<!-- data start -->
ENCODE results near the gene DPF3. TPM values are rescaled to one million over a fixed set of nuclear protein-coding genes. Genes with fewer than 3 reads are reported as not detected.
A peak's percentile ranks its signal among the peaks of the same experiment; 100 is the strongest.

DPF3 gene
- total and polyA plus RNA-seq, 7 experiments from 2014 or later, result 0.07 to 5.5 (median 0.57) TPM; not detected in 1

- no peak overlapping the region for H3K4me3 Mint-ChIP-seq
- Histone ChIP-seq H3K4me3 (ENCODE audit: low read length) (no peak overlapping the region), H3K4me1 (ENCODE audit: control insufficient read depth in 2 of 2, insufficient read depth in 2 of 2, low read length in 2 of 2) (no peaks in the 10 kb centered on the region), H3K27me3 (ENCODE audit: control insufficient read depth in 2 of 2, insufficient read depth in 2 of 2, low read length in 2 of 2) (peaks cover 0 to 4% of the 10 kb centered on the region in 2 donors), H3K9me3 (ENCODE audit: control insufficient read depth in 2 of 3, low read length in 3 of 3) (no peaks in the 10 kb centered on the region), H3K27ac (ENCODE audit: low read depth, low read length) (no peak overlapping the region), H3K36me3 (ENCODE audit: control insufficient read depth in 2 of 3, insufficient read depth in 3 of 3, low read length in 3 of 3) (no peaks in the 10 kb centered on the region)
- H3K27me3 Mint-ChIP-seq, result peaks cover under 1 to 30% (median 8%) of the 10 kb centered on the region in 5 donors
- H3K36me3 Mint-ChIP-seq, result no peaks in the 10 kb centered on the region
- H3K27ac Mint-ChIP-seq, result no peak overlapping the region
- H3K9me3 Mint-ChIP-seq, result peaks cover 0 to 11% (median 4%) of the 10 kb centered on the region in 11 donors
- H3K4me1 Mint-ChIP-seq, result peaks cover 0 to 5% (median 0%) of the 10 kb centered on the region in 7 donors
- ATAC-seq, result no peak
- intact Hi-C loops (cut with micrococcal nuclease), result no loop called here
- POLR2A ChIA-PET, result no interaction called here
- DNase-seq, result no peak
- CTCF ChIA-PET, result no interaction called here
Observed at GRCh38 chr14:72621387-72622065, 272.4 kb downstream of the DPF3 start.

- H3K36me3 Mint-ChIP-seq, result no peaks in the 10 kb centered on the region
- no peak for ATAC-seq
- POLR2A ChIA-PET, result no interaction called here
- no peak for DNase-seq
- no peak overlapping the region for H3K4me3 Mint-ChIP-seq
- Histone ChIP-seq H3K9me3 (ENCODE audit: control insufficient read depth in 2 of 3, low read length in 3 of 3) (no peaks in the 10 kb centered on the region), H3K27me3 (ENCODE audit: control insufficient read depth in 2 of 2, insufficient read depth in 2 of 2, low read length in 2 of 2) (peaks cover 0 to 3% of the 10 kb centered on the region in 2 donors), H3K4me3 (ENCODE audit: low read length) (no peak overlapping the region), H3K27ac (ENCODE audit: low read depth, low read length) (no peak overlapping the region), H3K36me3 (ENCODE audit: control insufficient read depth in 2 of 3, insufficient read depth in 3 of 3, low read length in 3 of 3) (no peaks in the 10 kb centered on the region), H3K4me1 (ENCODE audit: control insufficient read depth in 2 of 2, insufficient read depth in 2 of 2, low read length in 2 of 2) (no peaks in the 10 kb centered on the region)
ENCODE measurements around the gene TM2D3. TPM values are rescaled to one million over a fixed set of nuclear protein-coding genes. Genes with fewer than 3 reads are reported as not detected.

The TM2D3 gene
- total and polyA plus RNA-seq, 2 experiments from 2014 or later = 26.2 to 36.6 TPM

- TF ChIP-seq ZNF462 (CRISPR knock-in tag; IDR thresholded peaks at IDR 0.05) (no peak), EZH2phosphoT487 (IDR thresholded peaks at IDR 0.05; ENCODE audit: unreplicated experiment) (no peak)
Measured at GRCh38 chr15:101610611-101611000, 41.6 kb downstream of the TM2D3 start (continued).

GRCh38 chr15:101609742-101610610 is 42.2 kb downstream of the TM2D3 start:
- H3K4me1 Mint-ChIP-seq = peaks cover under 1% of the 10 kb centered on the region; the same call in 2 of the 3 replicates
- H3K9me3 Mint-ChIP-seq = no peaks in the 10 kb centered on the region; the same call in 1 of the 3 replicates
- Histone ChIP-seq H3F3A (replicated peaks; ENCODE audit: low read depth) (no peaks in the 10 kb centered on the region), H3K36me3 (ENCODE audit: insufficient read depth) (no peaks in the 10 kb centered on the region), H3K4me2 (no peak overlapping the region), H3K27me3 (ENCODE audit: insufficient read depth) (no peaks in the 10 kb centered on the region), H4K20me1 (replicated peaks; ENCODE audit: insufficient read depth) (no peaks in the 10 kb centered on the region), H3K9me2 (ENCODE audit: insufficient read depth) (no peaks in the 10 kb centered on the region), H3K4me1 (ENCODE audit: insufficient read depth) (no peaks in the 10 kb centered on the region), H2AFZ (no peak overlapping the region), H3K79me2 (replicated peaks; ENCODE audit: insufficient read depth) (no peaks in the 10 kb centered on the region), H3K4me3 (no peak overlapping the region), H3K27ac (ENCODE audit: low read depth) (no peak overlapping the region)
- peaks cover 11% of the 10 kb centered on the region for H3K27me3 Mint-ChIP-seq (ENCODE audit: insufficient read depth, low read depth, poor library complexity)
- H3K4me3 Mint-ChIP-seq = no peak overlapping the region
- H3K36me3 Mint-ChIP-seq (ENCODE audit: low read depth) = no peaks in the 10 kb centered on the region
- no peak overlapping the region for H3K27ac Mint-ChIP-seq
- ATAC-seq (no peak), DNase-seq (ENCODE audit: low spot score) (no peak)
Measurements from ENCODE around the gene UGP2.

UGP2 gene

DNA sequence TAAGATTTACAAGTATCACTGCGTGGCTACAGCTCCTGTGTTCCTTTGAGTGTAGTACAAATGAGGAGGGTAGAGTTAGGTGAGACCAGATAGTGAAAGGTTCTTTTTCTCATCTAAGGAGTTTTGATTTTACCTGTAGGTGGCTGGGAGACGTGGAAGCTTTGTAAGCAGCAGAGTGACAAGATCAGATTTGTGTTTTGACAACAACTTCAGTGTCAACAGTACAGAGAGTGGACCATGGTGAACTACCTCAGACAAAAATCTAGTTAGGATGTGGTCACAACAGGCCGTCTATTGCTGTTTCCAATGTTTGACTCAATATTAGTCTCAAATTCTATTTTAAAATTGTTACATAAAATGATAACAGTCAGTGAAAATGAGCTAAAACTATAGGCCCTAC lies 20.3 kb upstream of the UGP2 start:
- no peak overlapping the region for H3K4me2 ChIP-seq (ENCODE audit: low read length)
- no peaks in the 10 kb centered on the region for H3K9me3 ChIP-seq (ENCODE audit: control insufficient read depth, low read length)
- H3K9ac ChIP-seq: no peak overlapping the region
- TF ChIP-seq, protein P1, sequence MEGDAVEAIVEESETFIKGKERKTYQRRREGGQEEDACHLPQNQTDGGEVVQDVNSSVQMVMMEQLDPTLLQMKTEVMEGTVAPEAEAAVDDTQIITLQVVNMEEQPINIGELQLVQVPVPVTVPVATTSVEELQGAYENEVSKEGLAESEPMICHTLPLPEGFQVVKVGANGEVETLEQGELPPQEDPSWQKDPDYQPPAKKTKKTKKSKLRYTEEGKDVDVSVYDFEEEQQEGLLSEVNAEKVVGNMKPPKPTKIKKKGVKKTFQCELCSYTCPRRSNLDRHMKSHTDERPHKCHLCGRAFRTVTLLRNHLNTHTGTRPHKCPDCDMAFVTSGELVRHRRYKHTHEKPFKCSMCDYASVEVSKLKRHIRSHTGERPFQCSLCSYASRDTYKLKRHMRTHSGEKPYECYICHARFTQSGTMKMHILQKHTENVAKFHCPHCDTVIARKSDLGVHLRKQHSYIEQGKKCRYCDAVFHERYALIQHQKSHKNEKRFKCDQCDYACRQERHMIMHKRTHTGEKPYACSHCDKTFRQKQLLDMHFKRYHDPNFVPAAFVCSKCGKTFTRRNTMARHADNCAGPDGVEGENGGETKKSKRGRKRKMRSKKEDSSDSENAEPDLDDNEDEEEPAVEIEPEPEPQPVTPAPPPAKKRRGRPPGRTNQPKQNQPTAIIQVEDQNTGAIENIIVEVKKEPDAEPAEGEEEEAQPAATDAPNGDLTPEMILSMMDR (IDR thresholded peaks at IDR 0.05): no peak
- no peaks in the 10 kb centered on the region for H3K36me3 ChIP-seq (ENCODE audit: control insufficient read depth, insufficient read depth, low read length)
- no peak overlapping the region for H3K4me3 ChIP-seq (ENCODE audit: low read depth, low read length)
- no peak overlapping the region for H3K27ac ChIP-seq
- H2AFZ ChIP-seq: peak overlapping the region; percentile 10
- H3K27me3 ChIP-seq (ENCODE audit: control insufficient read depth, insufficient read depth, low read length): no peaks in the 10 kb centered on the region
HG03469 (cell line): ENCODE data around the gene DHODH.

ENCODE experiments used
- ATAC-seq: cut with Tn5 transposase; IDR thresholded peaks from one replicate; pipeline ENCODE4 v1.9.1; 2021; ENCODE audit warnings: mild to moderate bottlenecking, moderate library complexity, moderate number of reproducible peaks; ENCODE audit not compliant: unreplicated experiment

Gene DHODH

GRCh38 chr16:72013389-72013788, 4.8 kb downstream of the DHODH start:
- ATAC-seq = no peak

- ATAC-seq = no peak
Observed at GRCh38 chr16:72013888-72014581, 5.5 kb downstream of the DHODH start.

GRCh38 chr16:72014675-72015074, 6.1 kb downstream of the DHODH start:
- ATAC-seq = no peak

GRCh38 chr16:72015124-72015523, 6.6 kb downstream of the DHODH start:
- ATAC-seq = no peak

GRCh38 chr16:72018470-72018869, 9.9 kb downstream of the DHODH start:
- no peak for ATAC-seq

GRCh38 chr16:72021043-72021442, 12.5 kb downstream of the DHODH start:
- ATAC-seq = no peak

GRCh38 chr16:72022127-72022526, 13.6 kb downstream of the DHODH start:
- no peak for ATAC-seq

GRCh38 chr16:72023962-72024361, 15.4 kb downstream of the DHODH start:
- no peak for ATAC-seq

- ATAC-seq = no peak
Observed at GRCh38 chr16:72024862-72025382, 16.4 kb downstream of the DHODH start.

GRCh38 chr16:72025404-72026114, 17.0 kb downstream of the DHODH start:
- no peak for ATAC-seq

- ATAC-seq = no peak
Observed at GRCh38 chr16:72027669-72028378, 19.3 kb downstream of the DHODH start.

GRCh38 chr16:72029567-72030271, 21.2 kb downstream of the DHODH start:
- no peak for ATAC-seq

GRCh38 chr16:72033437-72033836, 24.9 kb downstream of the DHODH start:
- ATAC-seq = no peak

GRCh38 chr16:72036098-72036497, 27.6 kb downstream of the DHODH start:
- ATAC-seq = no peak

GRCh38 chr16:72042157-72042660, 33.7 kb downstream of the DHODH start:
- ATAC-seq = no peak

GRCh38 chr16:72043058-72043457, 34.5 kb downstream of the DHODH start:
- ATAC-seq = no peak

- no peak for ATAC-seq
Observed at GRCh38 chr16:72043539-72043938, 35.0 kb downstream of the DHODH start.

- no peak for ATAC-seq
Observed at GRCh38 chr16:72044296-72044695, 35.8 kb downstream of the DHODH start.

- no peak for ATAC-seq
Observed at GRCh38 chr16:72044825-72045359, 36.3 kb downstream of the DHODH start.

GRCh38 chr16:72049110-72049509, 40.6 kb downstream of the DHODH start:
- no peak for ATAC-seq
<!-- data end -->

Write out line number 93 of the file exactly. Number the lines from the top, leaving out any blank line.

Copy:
- no peak for ATAC-seq